Journey Elementary Hosting Back-to-School Donation Opportunity for 1st Grader with Brain Tumor
It's the phone call that not one parent ever wants to get: "Ma'am, can you come into our office? We need to talk about the health of your son."
For Shantae Tennant, the moment she got that call, time stood still. She knew something was wrong. Truth be told, she was the one that persisted when other doctors told her that her son was fine. Doctors may know a lot of things, but moms know their boys. And Tennant knew something was wrong.
"Mikey's whole life, he's always been very small and he was sick after every meal," Tennant told K2 Radio News. "We had seen almost every pediatrician in Casper, and a few in California, because I knew something was wrong. Everyone just brushed it off and said he was 'a slow grower.'"
But she wasn't buying it. She knew something was happening with her boy, she knew he was hurting, and she knew that something needed to be done, quickly.
"I finally gave one last person a chance before taking him to Colorado, and they agreed something was off, as my other two kiddos were beginning to tower over him," she said. "They ran blood work and bone growth scans and initially decided that he was 'growth restricted.'"
Tennant still wasn't convinced that was the issue, but at least it was something. On February 25, 2022, Tennant took her boy to an Endocrinologist, who sent him for an MRI to study the size of his pituitary gland.
"That was at 8:00am," Tennant said. "At 5:00pm that night, they called and asked if I could meet a whole team at the Community Health Center of Central Wyoming to discuss his results."
That was the phone call. That was the turning point. That was the moment when their lives changed forever.
Tennant said that she immediately called her mom to go to the appointment with her, as her fiance was out of town.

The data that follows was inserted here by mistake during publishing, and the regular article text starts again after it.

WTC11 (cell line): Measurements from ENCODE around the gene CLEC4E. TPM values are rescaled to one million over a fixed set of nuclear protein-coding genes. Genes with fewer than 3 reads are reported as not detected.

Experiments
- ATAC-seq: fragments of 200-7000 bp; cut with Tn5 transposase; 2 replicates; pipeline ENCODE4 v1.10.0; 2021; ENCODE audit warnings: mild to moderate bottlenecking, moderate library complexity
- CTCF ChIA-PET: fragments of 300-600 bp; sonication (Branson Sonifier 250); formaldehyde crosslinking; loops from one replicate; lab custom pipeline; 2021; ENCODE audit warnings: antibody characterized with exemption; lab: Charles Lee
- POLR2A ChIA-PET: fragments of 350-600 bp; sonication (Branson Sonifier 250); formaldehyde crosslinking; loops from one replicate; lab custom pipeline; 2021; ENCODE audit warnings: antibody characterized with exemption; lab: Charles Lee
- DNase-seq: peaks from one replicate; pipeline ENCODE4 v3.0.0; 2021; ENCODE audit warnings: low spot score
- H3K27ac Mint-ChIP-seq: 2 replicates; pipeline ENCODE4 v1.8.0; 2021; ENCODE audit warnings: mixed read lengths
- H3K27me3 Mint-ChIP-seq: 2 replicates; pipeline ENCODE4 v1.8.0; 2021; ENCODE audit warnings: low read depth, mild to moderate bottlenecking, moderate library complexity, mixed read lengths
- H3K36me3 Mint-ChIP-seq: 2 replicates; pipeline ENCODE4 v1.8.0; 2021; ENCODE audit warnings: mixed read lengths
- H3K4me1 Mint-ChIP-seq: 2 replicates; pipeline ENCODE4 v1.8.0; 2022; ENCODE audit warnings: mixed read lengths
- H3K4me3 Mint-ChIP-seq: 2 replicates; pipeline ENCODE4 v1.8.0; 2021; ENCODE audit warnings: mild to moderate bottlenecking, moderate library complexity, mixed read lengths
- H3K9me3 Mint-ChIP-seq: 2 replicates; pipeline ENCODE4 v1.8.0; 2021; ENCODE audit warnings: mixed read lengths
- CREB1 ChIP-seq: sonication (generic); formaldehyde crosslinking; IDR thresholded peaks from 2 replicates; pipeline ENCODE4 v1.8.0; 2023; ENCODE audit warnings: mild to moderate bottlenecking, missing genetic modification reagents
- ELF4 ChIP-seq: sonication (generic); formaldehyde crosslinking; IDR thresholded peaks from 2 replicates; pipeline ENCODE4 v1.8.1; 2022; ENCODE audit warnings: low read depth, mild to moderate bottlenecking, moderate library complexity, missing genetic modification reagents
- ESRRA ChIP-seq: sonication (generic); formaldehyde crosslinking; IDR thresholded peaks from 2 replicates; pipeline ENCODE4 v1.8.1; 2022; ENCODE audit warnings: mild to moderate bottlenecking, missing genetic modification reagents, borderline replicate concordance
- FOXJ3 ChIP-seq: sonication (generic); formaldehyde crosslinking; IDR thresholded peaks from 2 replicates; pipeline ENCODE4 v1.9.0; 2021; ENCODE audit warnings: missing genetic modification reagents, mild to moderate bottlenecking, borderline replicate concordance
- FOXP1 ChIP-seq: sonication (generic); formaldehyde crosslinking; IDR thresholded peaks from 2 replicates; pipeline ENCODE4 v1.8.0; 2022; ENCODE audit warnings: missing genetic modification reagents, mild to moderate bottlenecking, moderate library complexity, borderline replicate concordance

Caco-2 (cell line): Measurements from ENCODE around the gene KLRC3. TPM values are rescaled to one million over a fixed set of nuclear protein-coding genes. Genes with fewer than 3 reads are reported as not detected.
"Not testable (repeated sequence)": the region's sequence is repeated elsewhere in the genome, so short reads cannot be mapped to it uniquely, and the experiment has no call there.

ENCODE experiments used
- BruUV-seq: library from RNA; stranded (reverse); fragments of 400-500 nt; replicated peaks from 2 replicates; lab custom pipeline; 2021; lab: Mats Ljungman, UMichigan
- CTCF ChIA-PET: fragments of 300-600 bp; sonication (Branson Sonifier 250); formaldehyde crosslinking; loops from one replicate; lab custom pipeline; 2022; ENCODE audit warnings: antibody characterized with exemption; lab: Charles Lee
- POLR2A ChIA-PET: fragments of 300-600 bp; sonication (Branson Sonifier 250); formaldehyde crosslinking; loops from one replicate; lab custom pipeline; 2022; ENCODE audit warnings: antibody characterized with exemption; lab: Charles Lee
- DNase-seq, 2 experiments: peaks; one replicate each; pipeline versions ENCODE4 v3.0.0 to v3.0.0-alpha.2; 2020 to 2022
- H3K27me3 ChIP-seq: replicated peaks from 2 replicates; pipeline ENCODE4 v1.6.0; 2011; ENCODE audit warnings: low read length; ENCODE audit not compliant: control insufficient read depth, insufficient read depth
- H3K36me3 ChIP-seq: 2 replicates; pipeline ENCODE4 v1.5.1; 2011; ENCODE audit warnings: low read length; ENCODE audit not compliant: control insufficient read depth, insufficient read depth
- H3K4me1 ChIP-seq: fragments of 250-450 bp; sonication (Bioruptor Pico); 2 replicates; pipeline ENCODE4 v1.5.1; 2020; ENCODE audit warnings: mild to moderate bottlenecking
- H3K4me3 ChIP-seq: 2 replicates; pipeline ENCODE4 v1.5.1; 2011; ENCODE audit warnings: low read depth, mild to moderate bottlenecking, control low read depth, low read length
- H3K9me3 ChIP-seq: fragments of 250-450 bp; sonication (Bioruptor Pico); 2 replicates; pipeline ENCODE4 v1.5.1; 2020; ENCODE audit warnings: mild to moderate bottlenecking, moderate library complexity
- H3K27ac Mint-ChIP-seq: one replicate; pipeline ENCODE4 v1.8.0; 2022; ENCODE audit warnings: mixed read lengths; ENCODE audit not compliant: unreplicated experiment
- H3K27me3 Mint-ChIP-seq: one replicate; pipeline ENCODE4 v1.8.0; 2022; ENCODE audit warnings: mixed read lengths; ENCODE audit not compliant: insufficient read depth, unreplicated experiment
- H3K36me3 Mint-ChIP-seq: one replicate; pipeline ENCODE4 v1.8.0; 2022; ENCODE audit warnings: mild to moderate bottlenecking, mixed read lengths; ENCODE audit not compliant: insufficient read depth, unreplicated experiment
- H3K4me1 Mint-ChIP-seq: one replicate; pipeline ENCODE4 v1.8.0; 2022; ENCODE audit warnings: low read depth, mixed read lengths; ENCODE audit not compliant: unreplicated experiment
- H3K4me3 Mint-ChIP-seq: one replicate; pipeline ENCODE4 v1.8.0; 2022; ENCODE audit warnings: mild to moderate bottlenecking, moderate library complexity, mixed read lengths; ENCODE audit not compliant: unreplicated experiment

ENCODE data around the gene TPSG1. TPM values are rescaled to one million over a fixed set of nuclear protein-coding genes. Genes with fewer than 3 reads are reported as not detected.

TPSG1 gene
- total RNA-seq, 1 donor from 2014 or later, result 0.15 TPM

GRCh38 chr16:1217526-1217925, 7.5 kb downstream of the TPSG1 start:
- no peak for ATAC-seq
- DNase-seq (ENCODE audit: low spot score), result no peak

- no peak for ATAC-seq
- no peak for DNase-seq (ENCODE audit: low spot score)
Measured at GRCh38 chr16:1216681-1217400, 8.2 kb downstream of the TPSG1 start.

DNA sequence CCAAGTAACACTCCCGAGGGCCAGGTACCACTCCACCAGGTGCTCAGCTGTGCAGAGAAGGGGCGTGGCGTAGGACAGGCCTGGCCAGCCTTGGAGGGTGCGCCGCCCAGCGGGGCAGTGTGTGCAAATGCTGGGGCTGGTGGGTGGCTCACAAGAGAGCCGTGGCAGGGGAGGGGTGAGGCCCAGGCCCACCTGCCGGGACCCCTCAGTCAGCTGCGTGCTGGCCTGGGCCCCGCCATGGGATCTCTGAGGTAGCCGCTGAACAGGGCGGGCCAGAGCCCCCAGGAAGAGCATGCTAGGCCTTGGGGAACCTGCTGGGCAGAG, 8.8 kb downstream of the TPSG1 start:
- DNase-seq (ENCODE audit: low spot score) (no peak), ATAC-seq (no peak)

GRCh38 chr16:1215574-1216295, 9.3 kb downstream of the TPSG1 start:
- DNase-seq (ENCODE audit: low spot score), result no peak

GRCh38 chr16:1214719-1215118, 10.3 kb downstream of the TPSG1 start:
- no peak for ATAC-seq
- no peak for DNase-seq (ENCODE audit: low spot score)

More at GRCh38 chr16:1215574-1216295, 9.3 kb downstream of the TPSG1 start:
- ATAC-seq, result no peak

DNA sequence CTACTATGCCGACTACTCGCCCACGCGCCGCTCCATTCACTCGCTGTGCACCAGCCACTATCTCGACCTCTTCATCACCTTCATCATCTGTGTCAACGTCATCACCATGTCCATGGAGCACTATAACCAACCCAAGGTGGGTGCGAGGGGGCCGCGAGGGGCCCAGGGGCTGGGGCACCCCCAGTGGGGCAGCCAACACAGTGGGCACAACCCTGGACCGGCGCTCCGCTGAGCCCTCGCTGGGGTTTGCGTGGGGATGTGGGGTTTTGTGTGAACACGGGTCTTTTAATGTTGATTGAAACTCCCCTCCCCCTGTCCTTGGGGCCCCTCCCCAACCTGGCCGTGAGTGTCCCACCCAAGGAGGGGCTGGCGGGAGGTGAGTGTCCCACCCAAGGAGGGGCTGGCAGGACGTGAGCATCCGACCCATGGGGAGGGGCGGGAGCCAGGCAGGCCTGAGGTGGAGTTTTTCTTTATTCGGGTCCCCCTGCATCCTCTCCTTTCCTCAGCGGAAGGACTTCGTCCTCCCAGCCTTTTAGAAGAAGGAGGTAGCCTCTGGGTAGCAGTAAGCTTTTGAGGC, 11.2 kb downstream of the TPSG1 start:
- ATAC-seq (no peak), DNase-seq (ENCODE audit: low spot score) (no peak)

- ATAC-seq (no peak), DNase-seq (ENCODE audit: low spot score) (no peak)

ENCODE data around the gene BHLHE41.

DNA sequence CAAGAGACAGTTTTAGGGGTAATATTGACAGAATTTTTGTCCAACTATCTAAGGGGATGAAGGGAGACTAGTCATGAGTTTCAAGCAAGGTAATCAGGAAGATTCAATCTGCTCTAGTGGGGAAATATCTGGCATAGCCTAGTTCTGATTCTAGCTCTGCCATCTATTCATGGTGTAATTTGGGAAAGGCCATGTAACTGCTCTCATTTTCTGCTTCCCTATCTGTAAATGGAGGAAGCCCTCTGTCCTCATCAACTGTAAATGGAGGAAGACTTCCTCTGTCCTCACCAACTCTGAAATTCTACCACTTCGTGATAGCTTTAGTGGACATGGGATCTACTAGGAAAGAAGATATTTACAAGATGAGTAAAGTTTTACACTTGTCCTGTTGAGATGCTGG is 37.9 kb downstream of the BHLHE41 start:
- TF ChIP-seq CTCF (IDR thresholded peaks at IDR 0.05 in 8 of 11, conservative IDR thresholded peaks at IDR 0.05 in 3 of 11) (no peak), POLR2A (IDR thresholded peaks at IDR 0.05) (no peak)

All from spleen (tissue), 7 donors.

"When myself, my parents, and all three of my kiddos got there, we were put into a room with for people," she remembered. "They asked if the kids could stay in one room, while the adults stayed in another. And that's when they told me that he had a golf ball-sized brain tumor, mid-brain."
Tennant said her first reaction was to burst into tears, and that's exactly what she did.
"Then I wiped my tears away and went to Mikey to explain what was going on, and what it meant for him," she said. "I went straight to my job at the time an took leave, so I could get him immediately seen."
Tennant said that she took Mikey to Colorado for more MRI blood work and a surgery consult. They also talked about chemotherapy/radiation treatment, if it was needed. Thankfully, it wasn't.
The surgery was scheduled for April 8, less than two months after his diagnosis.
"It was expected to be an 8-hour surgery and only a 5-day hospital stay," Tennant stated. "It became an almost 11-hour surgery and when we finally got to see him, he was in a coma and he was on life-support. They had no idea why he wouldn't wake up until the next day, when they discovered he had two strokes."
Mikey remained in a coma for some time.
"From there, we just waited on him," Tennant shared. "I advocated for a feeding tube on the 19th, and it was placed on the 20th. He woke up after that, but he was blind and he couldn't walk or talk."
It's the type of news that could break somebody, but that's not the type of person Shantae Tennant is. It's not the type of person Mikey is. Mikey is a fighter. His favorite superhero is Batman and Mikey knows that, no matter what, Batman always fought. So, he'll fight too.
"All things considered, he's doing well," Tennant said. "He's talking like he never stopped. He got his feeding tube out two weeks ago. He has vision, but he can't open his eyes, so he's still considered blind. He's walking, but not often, since it's not safe and he's still unstable. He still needs medical equipment and he has appointments almost daily."